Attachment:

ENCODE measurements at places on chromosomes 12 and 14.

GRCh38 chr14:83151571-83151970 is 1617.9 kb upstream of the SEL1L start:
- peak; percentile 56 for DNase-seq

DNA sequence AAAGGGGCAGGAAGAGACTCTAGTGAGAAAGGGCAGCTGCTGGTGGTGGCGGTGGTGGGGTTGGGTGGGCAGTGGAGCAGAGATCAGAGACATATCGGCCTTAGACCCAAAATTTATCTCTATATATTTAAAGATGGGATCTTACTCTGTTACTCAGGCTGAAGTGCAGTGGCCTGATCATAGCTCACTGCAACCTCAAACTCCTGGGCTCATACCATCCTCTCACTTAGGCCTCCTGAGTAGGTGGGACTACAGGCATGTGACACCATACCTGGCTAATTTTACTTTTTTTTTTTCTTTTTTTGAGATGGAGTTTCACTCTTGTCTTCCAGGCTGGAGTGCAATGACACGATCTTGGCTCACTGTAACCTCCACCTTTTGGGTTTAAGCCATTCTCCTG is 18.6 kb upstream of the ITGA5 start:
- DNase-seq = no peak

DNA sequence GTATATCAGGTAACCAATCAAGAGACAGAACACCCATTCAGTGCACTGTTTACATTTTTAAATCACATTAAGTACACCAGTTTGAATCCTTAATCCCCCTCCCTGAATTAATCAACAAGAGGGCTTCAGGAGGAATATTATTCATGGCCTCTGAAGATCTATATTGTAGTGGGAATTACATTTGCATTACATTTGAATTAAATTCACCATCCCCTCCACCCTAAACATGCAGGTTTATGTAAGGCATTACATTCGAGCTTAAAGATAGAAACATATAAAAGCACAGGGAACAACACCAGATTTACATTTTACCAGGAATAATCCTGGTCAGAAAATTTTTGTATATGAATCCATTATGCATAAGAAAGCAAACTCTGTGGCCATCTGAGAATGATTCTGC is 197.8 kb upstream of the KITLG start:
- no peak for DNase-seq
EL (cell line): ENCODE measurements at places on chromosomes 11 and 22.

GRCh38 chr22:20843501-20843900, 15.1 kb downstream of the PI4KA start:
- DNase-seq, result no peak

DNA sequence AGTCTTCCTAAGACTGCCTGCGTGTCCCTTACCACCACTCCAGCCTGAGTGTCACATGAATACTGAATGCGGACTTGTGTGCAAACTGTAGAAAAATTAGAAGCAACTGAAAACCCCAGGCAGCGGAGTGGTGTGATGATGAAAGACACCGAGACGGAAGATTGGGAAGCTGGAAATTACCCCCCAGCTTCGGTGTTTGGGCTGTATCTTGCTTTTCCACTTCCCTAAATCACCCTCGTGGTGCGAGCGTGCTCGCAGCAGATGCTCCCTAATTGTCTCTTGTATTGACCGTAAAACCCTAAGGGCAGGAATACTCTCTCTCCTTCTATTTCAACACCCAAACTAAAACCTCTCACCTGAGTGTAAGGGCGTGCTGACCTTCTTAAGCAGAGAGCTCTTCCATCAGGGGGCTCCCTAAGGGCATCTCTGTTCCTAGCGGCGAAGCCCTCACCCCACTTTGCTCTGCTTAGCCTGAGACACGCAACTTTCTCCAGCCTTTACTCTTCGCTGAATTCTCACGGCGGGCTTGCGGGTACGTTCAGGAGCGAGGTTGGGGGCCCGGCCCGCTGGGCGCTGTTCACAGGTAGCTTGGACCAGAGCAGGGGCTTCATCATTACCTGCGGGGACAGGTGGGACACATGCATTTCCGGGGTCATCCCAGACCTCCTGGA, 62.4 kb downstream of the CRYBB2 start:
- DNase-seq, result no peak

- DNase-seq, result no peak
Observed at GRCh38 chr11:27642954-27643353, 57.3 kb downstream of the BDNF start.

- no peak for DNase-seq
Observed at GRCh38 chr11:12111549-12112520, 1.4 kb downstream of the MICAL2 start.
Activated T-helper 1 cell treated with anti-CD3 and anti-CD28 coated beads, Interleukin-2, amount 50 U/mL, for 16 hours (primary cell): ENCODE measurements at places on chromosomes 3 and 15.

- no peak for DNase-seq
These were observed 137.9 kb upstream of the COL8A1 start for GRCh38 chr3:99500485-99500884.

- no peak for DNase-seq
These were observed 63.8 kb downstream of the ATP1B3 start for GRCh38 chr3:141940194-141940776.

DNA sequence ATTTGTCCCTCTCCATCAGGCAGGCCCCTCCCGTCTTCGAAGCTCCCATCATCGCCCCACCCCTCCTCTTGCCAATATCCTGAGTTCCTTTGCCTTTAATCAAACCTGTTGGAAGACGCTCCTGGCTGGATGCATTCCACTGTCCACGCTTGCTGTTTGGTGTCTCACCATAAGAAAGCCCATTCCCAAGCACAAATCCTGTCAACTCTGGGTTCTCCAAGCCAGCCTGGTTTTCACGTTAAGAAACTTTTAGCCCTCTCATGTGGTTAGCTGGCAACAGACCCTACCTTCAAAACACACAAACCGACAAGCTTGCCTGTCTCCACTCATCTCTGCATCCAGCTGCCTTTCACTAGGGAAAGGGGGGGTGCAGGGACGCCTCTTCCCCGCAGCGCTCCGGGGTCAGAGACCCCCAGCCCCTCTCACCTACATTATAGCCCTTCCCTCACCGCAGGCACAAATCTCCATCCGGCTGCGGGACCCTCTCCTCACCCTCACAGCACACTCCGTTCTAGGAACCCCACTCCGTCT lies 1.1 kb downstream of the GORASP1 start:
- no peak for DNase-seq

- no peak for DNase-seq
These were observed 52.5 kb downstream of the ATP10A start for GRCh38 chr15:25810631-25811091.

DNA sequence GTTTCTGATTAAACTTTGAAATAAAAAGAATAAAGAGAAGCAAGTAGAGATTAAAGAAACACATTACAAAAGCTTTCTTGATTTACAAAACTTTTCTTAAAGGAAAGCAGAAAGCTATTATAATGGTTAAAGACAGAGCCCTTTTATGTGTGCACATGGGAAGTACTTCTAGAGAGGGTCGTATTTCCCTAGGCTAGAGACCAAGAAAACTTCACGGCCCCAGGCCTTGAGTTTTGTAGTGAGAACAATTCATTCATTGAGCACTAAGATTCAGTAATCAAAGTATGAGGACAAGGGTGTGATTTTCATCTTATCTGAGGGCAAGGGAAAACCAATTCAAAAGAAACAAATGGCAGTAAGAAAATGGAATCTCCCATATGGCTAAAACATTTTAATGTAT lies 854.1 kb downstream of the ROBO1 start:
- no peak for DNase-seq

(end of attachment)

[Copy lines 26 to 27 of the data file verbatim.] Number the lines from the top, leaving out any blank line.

DNA sequence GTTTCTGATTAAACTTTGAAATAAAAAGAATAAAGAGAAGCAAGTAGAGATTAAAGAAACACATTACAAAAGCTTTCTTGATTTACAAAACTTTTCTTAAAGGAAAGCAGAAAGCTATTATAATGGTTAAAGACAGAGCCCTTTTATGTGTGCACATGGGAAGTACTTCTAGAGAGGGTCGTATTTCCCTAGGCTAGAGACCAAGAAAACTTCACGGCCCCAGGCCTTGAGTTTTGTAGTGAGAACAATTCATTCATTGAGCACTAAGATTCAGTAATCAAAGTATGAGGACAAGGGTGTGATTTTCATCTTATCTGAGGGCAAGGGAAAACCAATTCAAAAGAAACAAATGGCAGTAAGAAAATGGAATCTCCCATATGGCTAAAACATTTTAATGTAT lies 854.1 kb downstream of the ROBO1 start:
- no peak for DNase-seq